|US 56-77 to MP 7||1,440||52.8%|
|MP 7 to US 50||1,340||56.7%|
K-150 (Johnson County)
Length: 12.215 miles
Historic West Endpoint: K-7 in Olathe
Historic East Endpoint: Missouri State Line in Leawood
Historic County Served: Johnson
K-150 in Johnson county was established in a January 5, 1955 Highway Commission connecting US 50 near Olathe to Missouri Highway 150. The number was derived from Missouri 150, notwithstanding the fact that there is another K-150 in Marion and Chase counties. The route was turned back via a KDOT resolution on March 31, 1996. By this time, the entire K-150 corridor had been urbanized.
Length: 12.919 miles
West Endpoint: Junction K-7 west of La Cygne
East Endpoint: Junction US 69 east of La Cygne
County Served: Linn
The highway now designated as K-152 has been a state highway since the creation of the state highway system. It has, however, been renumbered, twice, due to the introduction of the interstate highway system.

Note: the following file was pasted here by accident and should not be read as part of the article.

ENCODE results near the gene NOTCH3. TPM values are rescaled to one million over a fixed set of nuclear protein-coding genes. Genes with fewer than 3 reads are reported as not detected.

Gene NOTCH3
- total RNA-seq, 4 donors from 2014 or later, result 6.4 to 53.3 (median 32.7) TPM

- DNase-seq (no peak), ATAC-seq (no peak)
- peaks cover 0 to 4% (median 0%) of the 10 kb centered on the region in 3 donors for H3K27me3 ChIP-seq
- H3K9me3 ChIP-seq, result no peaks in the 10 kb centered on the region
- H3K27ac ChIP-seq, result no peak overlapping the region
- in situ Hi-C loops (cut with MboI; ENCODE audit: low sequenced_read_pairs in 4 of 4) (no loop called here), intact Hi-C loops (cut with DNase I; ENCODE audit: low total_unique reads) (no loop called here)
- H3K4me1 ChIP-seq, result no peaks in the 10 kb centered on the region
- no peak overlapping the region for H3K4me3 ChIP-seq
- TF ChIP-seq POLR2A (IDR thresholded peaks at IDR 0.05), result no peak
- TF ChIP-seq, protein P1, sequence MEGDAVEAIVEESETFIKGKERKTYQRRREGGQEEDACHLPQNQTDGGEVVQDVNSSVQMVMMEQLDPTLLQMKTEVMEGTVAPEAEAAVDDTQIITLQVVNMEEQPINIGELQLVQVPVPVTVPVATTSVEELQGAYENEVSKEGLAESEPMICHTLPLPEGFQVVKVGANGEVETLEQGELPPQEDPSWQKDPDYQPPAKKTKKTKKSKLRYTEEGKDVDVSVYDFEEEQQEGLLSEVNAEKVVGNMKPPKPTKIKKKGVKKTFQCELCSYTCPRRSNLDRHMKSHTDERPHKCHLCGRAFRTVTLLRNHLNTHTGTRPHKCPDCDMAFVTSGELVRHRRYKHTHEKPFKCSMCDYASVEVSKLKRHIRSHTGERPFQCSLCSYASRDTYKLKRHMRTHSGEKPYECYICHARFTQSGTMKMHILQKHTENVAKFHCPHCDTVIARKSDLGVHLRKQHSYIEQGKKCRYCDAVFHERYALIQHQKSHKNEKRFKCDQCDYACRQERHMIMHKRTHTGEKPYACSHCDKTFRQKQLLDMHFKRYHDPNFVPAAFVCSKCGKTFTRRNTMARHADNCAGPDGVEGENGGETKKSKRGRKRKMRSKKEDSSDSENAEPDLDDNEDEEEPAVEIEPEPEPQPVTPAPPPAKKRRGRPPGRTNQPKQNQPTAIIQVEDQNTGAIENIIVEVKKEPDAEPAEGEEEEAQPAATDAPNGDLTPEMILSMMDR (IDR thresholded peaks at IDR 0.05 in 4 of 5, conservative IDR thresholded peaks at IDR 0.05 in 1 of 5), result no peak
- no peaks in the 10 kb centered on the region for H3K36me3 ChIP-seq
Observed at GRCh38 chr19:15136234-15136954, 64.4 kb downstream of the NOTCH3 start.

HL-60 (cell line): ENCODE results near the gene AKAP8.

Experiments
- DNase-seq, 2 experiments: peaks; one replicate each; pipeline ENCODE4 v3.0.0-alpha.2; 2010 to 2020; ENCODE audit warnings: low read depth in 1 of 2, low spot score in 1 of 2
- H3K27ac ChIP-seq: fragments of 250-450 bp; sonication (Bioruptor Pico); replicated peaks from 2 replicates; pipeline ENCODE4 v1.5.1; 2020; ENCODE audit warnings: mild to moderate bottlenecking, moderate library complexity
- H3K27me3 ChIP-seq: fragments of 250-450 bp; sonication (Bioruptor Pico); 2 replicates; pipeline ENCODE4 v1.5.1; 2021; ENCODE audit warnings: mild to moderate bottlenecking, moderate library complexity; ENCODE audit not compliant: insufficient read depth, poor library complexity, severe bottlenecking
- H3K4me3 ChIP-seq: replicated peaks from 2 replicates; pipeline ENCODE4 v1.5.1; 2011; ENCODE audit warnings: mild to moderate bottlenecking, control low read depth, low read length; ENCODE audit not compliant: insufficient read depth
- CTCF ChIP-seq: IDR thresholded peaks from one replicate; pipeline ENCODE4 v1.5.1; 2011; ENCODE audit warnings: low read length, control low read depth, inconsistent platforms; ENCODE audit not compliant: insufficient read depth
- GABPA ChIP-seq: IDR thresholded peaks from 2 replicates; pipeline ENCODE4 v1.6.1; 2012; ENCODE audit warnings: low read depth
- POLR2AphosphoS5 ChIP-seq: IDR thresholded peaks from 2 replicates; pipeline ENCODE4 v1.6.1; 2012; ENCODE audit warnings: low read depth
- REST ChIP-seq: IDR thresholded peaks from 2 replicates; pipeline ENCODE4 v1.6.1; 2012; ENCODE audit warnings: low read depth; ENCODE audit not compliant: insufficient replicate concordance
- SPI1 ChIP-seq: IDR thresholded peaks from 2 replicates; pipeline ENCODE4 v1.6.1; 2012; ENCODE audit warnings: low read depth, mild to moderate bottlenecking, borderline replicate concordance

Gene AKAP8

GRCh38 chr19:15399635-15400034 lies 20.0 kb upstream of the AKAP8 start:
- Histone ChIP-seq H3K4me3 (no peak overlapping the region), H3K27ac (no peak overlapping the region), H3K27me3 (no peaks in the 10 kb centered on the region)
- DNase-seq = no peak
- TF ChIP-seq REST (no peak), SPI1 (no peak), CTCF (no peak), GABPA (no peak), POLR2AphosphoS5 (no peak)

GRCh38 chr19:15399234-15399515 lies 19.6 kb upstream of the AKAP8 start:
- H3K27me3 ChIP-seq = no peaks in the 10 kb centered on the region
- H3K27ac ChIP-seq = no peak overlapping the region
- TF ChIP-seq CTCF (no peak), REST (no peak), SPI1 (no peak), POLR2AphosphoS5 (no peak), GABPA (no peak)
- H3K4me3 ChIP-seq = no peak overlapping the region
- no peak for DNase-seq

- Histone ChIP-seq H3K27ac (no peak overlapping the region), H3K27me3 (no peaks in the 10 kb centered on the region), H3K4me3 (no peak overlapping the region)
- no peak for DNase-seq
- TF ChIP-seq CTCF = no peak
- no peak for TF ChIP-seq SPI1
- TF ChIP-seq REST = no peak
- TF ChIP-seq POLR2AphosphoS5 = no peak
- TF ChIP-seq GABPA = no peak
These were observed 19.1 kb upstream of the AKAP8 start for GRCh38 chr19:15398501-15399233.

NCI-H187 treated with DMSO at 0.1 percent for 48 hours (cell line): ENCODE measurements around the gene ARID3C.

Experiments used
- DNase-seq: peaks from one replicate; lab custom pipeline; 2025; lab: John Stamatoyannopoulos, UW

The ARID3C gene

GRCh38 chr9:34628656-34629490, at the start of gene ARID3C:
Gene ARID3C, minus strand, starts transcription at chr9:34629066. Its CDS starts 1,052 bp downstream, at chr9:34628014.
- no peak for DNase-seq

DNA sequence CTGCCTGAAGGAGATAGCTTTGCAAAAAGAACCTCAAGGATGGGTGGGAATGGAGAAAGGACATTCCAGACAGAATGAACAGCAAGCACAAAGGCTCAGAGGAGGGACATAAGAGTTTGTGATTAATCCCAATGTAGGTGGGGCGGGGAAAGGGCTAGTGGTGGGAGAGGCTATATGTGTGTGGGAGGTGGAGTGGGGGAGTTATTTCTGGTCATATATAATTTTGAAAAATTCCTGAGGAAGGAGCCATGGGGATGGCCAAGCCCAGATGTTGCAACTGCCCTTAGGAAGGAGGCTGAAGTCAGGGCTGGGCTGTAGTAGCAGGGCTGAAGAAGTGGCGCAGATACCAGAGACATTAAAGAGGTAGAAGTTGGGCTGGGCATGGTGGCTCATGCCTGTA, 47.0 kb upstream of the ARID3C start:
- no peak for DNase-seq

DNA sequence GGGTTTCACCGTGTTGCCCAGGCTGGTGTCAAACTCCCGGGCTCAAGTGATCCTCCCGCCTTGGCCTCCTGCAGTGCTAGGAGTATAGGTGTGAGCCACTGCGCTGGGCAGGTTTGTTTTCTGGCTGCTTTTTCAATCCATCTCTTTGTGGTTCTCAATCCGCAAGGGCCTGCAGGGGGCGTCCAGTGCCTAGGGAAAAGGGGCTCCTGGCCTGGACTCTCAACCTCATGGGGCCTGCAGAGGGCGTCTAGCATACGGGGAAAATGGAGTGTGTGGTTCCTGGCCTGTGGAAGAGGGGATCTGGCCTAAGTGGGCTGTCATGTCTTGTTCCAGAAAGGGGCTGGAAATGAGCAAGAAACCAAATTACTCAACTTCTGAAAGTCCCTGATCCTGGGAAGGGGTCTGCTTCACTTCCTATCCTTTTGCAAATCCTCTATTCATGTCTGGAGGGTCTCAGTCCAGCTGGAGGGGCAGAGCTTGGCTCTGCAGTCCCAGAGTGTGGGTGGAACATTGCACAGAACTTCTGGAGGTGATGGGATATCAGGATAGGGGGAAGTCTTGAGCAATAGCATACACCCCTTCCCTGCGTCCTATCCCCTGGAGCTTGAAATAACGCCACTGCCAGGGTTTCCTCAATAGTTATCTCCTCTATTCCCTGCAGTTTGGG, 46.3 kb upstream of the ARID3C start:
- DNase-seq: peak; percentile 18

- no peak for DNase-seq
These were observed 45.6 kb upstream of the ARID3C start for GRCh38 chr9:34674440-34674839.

The highway began as K-35 in 1927. It was re-designated as K-135 on October 31, 1957. In 1976, AASHTO re-designated I-35W as I-135 in order to remove “split” interstate designations from the interstate system. Subsequently, K-135 was re-designated with its current designation of K-152 on March 29, 1977. The final number was derived from nearby K-52
|152-54/0.000||0.000||K-7 (begin K-152)|
|152-54/8.050||8.050||West city limits La Cynge|
|152-54/9.053||9.053||East city limits La Cynge|
|152-54/12.919||12.919||US 69 (end K-152)|
|K-7 to MP 3||915||11.5%|
|MP 3 to La Cynge||2,490||4.4%|
|in La Cynge||3,600||3.5%|
|La Cynge to MP 9.5||3,120||4.5%|
|MP 9.5 to US 69||2,450||4.3%|
Length: 3.451 miles
South Endpoint: Junction K-61 southwest of McPherson